Food and Drug Dep’t launches probe of Antinfek use by water company

-bottles with false labelling have to be recalled

The Guyana Analyst Food and Drug Department (GA-FDD) has launched an investigation into the improper labeling and use of the chemical Antinfek to treat water at a local bottling company.

Head of the GA-FDD Marlan Cole told Stabroek News yesterday that officers were sent to the company and are expected to do an investigation into whether it is still using the chemical. He also pointed out that the company will have to recall the products with the false labelling and the department is currently giving it an opportunity to do this voluntarily.

The bottle of water on the left covered with the grey strip. At right, the hidden labelling is revealed once the strip was removed.

Stabroek News had reported yesterday that the Wieting and Richter Ltd which produces and bottles the ‘Crystal Spring Natural Hydration H20’ had plastered a small white sticker on the label on the bottle covering a section that reads: ‘Organically treated with Antinfek 10H by Dove Biotech.’

The Guyana Water Inc. (GWI) has also been involved in the controversy surrounding Antinfek after it had admitted to using it to disinfect several of its wells.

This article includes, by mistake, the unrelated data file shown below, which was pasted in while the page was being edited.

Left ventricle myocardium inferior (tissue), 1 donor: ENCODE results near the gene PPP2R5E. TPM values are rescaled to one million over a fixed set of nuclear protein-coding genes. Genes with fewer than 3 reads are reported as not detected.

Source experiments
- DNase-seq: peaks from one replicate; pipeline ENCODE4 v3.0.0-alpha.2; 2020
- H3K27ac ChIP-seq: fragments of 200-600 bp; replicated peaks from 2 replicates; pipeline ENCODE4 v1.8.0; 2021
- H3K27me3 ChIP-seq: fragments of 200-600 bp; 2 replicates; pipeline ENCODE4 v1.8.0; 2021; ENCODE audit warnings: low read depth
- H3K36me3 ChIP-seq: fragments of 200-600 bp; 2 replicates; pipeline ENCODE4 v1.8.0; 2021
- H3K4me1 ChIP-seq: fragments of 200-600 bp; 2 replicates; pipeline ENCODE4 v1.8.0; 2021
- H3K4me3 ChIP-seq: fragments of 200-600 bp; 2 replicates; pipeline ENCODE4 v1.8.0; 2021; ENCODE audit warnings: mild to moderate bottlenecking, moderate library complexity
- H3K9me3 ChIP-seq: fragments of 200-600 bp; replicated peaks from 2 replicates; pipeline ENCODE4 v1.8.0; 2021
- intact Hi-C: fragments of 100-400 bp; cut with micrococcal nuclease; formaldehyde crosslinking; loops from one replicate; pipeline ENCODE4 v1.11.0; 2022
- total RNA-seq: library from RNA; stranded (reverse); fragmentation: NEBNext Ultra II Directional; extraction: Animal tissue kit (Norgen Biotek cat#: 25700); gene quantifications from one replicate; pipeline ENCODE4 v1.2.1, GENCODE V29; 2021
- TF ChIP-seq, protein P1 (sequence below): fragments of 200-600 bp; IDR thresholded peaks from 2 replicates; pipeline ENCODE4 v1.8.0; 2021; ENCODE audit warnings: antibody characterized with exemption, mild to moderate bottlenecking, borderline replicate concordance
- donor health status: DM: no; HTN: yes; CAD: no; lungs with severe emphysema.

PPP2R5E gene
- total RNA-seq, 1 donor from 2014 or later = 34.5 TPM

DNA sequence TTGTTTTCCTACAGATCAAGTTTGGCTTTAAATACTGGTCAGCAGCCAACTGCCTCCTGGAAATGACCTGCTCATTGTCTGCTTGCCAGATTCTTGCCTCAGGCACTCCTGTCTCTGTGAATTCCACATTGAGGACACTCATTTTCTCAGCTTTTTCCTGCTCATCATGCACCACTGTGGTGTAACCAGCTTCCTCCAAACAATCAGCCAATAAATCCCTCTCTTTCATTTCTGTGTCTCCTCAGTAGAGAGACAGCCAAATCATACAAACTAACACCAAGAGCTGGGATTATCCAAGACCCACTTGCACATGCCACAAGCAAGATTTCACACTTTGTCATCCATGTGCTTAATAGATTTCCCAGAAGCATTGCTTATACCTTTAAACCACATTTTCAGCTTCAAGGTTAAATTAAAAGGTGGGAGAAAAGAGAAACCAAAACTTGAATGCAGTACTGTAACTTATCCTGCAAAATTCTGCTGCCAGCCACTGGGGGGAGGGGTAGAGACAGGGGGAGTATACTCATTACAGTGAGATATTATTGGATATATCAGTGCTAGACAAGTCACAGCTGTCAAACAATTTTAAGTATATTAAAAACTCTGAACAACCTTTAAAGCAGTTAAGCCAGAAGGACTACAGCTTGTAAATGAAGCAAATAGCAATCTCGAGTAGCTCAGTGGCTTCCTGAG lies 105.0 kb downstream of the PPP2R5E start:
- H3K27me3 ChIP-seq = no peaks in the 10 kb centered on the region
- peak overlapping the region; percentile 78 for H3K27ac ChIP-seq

With reference to GWI using the chemical to disinfect wells, Cole had said that it was a betrayal of the public trust to have been using the chemical when it was not authorized for use. He had pointed out that the department had not approved the use of it on the wells and when GWI had initially enquired about the chemical his department had stated that it should not be applied.

However, in the case of the bottled water, it is being used directly to treat the water.

With reference to the company, Dove Biotech, that is selling the chemical in the country, a source from the GA-FDD explained that it is illegal for the company to be selling the product and making presentations to companies in the country since it is not even registered with the department.

A Wieting and Richter official had explained to Stabroek News on Tuesday that it had opted to cover parts of the label since they had stopped using the chemical in October after the controversy erupted around it. The official further said that it was decided not to discard the Trinidad labels on the grounds of cost.

When Stabroek News tried to contact the manager and operations manager yesterday both were unavailable for comment. However, when Stabroek News checked several supermarkets around Georgetown, the water with the improper labels was still on sale.

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